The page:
Orchid fanciers love their plants. They spend hours tending to them, offering words of encouragement, and even shining the leaves. But when it comes time to repot that overgrown Dendrobium or Oncidium, suddenly the laundry looks more appealing.
Hobbyists tend to procrastinate repotting because it can be a messy job with bark and moss flying all over the floor and used pots piling up like dirty dishes. The slow-growing epiphytes often don’t show improvement for months so repotting can also seem like a thankless chore. Despite their reputation for ‘thriving on neglect’, orchids still need a little tender-loving care in order to produce joyous blossoms.
There are many ‘tricks’ that seasoned growers use to ease the burden of repotting. The idea is to give an orchid exactly what it needs to flourish – as expeditiously as possible and with minimal carnage.
The best time to repot depends on a number of factors but is typically spring to summer, just after blooming, or when new root tips are visible. The grower must be motivated and ready to act when the plant is ready. There are dozens of little timesavers that can be utilized. Here are four:
POT IN A POT
Cattleyas, Dendrobiums, and Oncidiums make new pseudo-bulbs every year which seem to ‘walk across the pot’. Eventually, these bulbs grow over the edge of the pot – a condition that can cause a downward slide in health since emerging roots can’t reach the potting media and remain too dry. Try placing the entire pot inside a slightly larger pot and adding fresh media. The roots won’t be disturbed and the plant should bloom on schedule.
SPLIT THE LEAF
Phalaenopsis often drop their lower leaves as they grow new ones on top. The old leaves turn yellow before falling off and should be removed when repotting. It is tempting to yank a dying leaf off but great care must be taken since fragile emerging roots (and sometimes flower spikes) are nearby. Try gently tearing the leaf down the middle and slowly peeling away the two pieces.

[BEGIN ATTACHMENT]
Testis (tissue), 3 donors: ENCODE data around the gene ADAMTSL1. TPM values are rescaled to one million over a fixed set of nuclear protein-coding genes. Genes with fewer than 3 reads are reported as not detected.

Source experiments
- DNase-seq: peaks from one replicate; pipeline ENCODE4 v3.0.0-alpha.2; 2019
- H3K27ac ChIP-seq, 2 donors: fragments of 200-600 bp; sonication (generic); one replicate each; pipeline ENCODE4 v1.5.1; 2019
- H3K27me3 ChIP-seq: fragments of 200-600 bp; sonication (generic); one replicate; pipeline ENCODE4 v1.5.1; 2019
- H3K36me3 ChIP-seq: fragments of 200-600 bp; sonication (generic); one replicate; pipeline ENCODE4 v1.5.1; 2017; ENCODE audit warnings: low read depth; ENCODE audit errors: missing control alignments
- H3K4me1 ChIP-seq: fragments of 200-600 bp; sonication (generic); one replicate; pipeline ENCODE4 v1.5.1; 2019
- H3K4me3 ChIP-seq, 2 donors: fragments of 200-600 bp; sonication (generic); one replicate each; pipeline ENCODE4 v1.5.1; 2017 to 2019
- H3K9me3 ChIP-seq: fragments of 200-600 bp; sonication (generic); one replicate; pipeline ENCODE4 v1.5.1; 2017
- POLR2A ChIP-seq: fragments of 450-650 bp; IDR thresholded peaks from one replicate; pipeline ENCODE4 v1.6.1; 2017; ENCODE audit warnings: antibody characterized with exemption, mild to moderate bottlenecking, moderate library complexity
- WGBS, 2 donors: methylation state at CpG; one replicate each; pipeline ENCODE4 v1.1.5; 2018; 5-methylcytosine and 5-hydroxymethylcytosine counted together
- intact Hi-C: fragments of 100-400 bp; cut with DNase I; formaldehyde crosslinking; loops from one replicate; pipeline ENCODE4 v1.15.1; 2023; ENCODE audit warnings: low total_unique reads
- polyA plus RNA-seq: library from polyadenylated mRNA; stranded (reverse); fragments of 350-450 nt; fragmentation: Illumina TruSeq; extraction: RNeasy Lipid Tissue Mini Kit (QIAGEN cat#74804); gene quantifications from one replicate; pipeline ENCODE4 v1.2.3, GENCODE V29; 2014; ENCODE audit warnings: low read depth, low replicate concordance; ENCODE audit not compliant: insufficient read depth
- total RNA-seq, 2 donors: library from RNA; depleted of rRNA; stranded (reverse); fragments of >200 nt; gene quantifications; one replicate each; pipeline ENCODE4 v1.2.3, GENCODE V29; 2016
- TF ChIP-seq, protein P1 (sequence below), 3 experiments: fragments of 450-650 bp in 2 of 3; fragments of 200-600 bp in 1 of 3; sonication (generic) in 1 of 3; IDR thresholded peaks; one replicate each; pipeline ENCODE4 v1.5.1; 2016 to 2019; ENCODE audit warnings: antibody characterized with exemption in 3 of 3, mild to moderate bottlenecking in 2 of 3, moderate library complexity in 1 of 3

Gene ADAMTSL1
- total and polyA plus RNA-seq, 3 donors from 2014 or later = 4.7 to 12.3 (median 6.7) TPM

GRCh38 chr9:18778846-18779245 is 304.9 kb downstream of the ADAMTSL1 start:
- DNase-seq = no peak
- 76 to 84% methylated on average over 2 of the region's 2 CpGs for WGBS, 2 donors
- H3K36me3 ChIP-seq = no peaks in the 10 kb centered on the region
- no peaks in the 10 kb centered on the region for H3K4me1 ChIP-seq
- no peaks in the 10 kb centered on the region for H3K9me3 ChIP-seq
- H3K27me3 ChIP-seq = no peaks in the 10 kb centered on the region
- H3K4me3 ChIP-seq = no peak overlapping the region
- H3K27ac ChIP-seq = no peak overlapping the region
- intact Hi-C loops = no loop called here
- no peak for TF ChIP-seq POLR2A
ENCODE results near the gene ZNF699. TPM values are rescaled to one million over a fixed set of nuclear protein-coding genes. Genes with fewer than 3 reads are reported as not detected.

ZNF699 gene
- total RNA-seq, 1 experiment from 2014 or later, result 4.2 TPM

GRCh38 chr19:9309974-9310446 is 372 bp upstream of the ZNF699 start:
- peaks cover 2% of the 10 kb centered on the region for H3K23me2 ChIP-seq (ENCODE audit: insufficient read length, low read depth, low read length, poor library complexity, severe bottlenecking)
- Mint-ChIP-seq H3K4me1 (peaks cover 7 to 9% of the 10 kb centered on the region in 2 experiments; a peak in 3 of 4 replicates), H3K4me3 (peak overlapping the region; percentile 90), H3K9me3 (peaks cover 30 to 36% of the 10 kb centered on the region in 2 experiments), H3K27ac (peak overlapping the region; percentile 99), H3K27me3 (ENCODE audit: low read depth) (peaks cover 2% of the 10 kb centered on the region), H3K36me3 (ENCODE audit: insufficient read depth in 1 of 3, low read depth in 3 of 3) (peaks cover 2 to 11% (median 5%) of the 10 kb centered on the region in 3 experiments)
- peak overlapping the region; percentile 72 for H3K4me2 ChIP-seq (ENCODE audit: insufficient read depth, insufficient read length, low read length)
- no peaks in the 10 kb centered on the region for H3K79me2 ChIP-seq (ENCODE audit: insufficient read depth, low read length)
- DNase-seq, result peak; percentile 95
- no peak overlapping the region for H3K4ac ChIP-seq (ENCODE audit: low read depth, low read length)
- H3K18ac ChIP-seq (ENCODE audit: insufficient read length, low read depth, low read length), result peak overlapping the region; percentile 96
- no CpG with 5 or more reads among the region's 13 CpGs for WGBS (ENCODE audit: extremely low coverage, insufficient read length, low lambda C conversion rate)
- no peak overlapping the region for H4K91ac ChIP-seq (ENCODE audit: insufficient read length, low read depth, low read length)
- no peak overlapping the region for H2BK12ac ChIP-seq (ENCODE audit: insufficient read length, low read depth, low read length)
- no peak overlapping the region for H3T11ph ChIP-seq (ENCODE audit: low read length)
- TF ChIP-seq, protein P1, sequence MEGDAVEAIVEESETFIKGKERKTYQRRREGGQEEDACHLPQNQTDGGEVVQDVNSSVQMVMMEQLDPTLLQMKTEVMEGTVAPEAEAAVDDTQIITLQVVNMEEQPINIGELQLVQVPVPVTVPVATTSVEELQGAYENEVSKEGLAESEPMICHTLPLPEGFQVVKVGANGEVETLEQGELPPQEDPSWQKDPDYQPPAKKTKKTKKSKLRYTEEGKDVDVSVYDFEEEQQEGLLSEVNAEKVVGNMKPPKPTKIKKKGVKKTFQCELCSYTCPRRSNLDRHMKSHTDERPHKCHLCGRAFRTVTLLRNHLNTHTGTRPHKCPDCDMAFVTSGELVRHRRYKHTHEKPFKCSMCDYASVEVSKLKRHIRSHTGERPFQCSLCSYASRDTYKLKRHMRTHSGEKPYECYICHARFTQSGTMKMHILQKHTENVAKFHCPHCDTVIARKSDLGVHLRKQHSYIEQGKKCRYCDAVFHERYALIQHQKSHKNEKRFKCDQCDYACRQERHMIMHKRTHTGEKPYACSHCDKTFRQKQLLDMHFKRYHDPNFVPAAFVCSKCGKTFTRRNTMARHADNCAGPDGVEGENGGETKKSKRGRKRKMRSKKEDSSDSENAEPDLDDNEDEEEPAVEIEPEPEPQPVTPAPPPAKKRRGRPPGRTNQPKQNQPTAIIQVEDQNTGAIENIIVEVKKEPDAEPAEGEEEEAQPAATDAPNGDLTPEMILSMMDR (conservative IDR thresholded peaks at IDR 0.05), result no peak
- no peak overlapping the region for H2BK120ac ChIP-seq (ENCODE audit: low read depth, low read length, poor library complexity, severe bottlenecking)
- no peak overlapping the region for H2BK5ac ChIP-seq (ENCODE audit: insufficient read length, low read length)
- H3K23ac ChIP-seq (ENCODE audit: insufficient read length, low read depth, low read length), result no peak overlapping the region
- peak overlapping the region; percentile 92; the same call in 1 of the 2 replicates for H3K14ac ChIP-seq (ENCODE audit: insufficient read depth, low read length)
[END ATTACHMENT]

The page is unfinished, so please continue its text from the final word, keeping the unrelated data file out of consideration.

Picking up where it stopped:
WET THE ROOTS
In the jungle, epiphytic orchids cover tree branches with their roots. In captivity, these orchids continue to carry that inherent desire to let it all hang out. It is easy for a novice to be intimidated by those ‘long white things’ coming out of the pot which, incidentally, are easily broken. The secret to re-potting a plant with exposed roots is to thoroughly wet them ahead of time so that they will bend without breaking.
SOAK THE MEDIA
Common potting materials include sphagnum moss, fir bark, cypress mulch, coconut fiber, wine corks, clay pebbles, and many more. Soaking the media for a few hours in a bucket of water gives the media a little ‘starter moisture’ and is much easier to work with. Your finger tips will also appreciate this as dry media can be very abrasive.
My father, known for his orchid trivia, notes that the word, ‘repot’ came into existence around 1834 during the British horticulture craze. This was also the time of the first Cattleya discoveries in South America. Today, at age 85, Art Sr. has planted countless orchids during his lifetime. Yet, without the simple act of changing the growing media every few years, many of the now famous hundred year old specimens which adorn botanical gardens and private collections around the world, would not exist.